United States v. Kay, 717 F.3d 659, 665 (8th Cir. 2013).
But our review of the record reveals that the district court
explicitly found that Hernandez-Espinoza had the ability to
pay a fine. It did so, moreover, on a sufficient record
because, after the district court and defense counsel had a
long back-and-forth to determine whether Hernandez-Espinoza
contested that he could pay the fine, defense counsel
admitted Hernandez-Espinoza could do so.
asserts as well that the district court improperly relied on
his pretrial services report to determine his sentence. An
initial iteration of the PSR noted that Hernandez-Espinoza
had reported having no net worth and no monthly cash flow,
and though his fiancée owned substantial assets, it
did not appear Hernandez-Espinoza could pay a fine. The
government objected to this finding, pointing out that
Hernandez-Espinoza's pretrial services report showed that
when he sought bail, he listed numerous assets belonging to
him. The district court asked Hernandez-Espinoza at
sentencing about this inconsistency, and as we have already
said, he eventually conceded he could pay a fine.
law generally makes pretrial services reports confidential.
18 U.S.C. § 3153(c)(1). But like any good general rule,
there are exceptions to this one, at least two of which we
find applicable here. First, probation officers may use these
reports to compile PSRs, 18 U.S.C. § 3153(c)(2)(C), and
those officers do not create PSRs for their own benefit; they
create them so district courts can have information on which
to make sentencing decisions. See United States v.
Morrison, 778 F.3d 396, 400 (2d Cir. 2015) (per curiam).
It would be beyond odd if those assisting the district court
could have access to these reports while the district court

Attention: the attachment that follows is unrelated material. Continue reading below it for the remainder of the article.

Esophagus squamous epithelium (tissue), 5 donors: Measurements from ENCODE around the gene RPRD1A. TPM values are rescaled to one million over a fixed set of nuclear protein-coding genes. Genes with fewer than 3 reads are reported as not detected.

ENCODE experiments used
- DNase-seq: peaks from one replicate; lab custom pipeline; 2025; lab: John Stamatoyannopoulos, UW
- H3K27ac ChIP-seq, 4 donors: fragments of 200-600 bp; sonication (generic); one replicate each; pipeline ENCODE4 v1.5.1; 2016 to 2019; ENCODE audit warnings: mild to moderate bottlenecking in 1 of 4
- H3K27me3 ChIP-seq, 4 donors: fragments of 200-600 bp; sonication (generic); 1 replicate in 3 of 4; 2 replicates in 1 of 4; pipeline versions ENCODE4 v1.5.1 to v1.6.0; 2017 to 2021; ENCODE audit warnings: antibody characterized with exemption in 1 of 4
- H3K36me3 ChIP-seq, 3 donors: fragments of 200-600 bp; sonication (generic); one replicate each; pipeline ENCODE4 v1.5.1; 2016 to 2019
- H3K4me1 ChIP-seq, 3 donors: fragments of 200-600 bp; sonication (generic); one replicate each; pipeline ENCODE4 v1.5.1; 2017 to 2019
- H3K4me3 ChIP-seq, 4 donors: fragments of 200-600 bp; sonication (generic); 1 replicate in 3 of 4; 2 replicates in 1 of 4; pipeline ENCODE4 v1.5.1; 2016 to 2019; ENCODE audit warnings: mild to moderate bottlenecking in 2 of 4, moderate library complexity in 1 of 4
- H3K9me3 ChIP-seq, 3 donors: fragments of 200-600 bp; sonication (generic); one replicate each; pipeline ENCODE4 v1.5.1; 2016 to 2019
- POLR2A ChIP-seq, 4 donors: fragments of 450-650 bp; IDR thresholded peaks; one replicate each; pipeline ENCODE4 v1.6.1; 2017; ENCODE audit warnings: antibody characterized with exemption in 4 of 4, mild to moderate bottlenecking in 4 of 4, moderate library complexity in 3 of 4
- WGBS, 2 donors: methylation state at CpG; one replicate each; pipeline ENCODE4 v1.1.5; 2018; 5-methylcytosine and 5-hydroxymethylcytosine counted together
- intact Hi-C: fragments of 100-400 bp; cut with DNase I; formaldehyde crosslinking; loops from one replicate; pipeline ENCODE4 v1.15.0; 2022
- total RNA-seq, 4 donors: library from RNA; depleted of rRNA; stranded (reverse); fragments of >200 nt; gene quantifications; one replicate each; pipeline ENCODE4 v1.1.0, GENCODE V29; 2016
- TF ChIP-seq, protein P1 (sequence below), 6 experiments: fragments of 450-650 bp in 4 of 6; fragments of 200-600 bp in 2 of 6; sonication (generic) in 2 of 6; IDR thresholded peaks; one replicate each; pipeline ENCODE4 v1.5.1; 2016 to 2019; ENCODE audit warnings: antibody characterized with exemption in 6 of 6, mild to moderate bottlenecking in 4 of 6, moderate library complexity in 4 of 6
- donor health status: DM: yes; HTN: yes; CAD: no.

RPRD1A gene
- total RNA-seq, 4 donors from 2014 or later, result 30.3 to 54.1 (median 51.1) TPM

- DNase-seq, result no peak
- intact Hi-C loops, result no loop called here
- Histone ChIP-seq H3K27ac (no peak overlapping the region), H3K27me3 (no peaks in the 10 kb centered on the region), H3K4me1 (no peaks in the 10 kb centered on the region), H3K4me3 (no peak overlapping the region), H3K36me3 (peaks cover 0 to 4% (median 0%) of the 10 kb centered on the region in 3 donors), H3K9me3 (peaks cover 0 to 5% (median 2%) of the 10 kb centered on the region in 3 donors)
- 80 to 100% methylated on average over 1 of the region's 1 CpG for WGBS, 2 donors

itself could not. As the Morrison court explained,
implicit in the relevant statute "is the expectation
that district judges will receive and use that information in
determining a defendant's sentence." Id.
Second, though § 3153(c)(3) makes pretrial services
reports inadmissible "on the issue of guilt in a
criminal judicial proceeding, " we have held that they
can be used to impeach a criminal defendant at trial.
See, e.g., United States v. Wilson, 930
F.2d 616, 619 (8th Cir. 1991). It seems to follow that, if
the government can use these reports to impeach a defendant
during a criminal trial, then a fortiori a district court can
consider them to impeach a defendant for purposes of fixing a
Hernandez-Espinoza maintains we should reverse his sentence
because the district court imposed a fine and accepted a
check for that fine before Hernandez-Espinoza's
allocution. During sentencing, the district court pursued the
immediate payment of the fine apparently in an attempt to
thwart collection problems that it saw brewing. The district
court asked defense counsel if Hernandez-Espinoza's
fiancée, who was sitting in the gallery and whose name
was on the account from which Hernandez-Espinoza had agreed
to pay the fine, ...